Why give vitamin K to a newborn baby?
My name is Philippe. We are going to have our baby soon and we read somewhere that our baby should be given an injection after birth for vitamin K. Why should we give this vitamin to our baby? Thank you for your dedication, Philippe, Karine and baby Félix to come.
Dear Philippe, I am pleased to inform you on this subject.
In fact, when a baby is born, they don't have enough vitamin K in their system. This knowledge has been acquired for more than a century already at the level of medicine. Vitamin K is a clotting factor in the blood that helps form clots to prevent bleeding. Even if a pregnant woman consumes enough green vegetables, meats, fish and eggs during her pregnancy, the fact remains that she cannot pass them on to her baby in desirable amounts. The same goes for breastfeeding. The quantities transmitted via breast milk are also not up to the rates sought to ensure the preventive side.
Vitamin K deficiencies
For a baby, its birth is a fairly traumatic process in terms of its structures. Just think of the bones of the skull, for example, which will overlap to decrease the perimeter of the baby's head to facilitate its descent into the pelvis of its mother. Although not visible to the naked eye, it is known that vitamin K deficiency can cause unexpected bleeding that can occur after childbirth and cause bleeding. These hemorrhages are more noticeable in the baby's gastrointestinal tract, at the vascular level with the appearance of bruises and especially, at the intracranial level.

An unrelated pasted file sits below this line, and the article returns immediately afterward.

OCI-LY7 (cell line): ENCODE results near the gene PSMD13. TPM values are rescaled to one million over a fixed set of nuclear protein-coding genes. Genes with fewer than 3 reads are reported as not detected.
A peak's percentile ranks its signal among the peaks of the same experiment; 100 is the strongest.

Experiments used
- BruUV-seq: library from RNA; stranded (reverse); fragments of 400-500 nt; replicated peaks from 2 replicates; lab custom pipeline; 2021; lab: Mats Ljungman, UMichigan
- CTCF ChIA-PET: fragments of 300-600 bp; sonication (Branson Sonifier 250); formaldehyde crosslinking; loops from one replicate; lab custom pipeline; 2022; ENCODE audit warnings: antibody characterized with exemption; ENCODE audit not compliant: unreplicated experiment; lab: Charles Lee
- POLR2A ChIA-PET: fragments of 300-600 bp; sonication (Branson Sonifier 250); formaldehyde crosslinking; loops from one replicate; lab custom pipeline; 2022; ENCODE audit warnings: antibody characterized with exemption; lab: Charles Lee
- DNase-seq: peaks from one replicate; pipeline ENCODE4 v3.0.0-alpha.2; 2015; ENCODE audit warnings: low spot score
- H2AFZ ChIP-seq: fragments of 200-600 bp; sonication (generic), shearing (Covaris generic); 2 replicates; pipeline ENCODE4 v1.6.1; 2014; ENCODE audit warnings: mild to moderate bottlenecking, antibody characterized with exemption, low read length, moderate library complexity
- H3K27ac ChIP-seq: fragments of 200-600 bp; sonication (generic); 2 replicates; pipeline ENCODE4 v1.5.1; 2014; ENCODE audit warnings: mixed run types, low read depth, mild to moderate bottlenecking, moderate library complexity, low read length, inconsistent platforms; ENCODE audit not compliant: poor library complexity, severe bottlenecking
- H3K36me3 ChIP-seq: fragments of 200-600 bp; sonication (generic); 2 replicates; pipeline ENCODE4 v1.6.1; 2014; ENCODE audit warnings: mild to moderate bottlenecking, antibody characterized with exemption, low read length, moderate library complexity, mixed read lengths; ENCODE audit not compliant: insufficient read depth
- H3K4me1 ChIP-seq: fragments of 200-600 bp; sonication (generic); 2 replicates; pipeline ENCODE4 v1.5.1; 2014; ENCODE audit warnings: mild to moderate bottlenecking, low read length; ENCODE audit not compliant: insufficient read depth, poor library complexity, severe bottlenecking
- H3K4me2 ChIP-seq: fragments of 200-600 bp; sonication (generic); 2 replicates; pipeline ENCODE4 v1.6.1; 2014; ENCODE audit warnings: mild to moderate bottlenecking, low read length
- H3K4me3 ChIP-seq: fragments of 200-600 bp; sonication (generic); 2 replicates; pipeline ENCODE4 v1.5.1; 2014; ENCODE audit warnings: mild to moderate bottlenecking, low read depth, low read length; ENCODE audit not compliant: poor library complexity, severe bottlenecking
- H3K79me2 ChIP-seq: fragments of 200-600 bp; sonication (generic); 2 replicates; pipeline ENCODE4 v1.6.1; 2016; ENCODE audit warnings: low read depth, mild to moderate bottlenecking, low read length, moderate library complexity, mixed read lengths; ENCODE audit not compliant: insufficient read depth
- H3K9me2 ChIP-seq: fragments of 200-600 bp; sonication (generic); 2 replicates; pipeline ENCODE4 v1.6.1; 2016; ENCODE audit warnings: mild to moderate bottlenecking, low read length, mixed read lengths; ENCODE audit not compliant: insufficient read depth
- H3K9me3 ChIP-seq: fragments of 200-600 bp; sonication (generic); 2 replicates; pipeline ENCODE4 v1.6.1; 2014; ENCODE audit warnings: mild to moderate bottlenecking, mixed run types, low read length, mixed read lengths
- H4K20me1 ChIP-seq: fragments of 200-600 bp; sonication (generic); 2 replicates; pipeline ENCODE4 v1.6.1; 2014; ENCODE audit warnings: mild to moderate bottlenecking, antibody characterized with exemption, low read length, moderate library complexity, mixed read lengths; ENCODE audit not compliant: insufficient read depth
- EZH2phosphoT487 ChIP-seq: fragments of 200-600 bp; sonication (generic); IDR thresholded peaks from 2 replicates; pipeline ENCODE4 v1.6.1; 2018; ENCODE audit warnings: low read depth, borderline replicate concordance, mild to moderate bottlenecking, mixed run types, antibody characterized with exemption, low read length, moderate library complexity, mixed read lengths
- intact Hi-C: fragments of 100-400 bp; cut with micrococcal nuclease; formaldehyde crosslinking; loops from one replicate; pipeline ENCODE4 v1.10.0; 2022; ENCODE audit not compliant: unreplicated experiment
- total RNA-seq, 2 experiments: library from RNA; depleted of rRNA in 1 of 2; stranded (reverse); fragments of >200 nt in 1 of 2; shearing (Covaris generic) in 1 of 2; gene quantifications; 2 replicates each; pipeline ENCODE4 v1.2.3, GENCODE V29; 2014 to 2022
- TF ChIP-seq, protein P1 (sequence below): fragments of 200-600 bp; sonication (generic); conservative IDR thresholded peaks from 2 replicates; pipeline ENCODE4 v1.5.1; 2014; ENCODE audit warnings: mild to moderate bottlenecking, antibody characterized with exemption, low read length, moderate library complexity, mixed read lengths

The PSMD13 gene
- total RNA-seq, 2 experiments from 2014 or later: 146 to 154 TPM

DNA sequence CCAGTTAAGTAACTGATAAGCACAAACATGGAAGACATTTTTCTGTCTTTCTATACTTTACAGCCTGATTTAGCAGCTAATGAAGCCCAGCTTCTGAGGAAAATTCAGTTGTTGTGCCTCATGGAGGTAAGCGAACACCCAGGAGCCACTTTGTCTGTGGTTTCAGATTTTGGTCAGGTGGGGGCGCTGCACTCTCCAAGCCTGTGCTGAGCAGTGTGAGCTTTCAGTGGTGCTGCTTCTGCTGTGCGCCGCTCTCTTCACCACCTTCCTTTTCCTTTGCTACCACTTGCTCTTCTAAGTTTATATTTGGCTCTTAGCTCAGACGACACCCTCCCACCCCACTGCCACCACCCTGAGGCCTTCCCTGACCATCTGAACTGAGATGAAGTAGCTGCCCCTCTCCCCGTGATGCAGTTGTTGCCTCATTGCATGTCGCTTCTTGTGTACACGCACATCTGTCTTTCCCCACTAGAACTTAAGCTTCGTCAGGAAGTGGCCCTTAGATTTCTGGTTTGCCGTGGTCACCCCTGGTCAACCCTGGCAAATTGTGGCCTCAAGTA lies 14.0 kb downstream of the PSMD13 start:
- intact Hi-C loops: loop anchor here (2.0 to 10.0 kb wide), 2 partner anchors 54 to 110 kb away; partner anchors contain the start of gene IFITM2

This is why, as a preventive measure, the Canadian Pediatric Society recommends the administration of vitamin K by intramuscular injection into the thigh of the newborn, as much as possible within 6 hours after birth, to avoid effusions of blood. blood and the complications that could ensue in the days, weeks and even months after childbirth.
Are there any risks from injecting vitamin K?
Know Philippe that the injection of vitamin K is very safe and causes very few reactions for your little Felix. Like other types of injections, you may notice a little redness, slight edema (swelling) and perhaps tenderness at the bite site for the baby, all of which is mild and temporary, although sure.
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